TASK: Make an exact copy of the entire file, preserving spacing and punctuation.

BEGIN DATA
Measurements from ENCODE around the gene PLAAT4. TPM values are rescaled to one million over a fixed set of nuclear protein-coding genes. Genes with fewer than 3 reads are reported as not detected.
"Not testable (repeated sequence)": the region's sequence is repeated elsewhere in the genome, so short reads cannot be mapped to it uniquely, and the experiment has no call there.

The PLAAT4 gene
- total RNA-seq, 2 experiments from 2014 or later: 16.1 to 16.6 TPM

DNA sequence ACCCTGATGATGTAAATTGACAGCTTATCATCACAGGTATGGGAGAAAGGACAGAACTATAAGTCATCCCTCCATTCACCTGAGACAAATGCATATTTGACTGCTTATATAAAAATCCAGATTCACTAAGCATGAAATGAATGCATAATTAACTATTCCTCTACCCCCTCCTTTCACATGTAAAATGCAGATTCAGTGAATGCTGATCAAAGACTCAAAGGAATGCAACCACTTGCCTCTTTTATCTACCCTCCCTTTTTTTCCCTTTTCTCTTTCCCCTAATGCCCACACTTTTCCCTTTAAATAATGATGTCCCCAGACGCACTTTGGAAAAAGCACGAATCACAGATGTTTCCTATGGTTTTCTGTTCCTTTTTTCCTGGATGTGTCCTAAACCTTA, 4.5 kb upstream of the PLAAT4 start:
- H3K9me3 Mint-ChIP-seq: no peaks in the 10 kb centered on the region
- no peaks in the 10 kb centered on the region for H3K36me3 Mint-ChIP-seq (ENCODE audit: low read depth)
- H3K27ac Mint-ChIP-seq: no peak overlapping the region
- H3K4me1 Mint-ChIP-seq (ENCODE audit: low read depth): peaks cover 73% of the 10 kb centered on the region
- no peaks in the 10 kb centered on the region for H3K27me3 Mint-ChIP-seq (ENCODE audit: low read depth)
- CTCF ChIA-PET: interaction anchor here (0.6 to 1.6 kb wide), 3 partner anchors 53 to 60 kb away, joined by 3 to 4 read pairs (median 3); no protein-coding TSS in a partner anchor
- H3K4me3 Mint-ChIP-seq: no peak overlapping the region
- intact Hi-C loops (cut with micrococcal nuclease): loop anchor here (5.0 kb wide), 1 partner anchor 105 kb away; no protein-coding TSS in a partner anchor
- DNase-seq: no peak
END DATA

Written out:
Measurements from ENCODE around the gene PLAAT4. TPM values are rescaled to one million over a fixed set of nuclear protein-coding genes. Genes with fewer than 3 reads are reported as not detected.
"Not testable (repeated sequence)": the region's sequence is repeated elsewhere in the genome, so short reads cannot be mapped to it uniquely, and the experiment has no call there.

The PLAAT4 gene
- total RNA-seq, 2 experiments from 2014 or later: 16.1 to 16.6 TPM

DNA sequence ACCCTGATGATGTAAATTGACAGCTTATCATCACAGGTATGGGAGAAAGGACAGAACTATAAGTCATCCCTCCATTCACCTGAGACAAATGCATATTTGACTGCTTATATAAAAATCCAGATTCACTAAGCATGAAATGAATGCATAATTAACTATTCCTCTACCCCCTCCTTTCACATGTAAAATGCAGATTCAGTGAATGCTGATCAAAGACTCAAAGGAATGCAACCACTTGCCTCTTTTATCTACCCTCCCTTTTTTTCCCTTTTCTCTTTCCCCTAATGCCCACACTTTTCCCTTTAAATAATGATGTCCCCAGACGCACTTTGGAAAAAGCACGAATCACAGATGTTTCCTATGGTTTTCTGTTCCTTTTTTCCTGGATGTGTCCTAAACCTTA, 4.5 kb upstream of the PLAAT4 start:
- H3K9me3 Mint-ChIP-seq: no peaks in the 10 kb centered on the region
- no peaks in the 10 kb centered on the region for H3K36me3 Mint-ChIP-seq (ENCODE audit: low read depth)
- H3K27ac Mint-ChIP-seq: no peak overlapping the region
- H3K4me1 Mint-ChIP-seq (ENCODE audit: low read depth): peaks cover 73% of the 10 kb centered on the region
- no peaks in the 10 kb centered on the region for H3K27me3 Mint-ChIP-seq (ENCODE audit: low read depth)
- CTCF ChIA-PET: interaction anchor here (0.6 to 1.6 kb wide), 3 partner anchors 53 to 60 kb away, joined by 3 to 4 read pairs (median 3); no protein-coding TSS in a partner anchor
- H3K4me3 Mint-ChIP-seq: no peak overlapping the region
- intact Hi-C loops (cut with micrococcal nuclease): loop anchor here (5.0 kb wide), 1 partner anchor 105 kb away; no protein-coding TSS in a partner anchor
- DNase-seq: no peak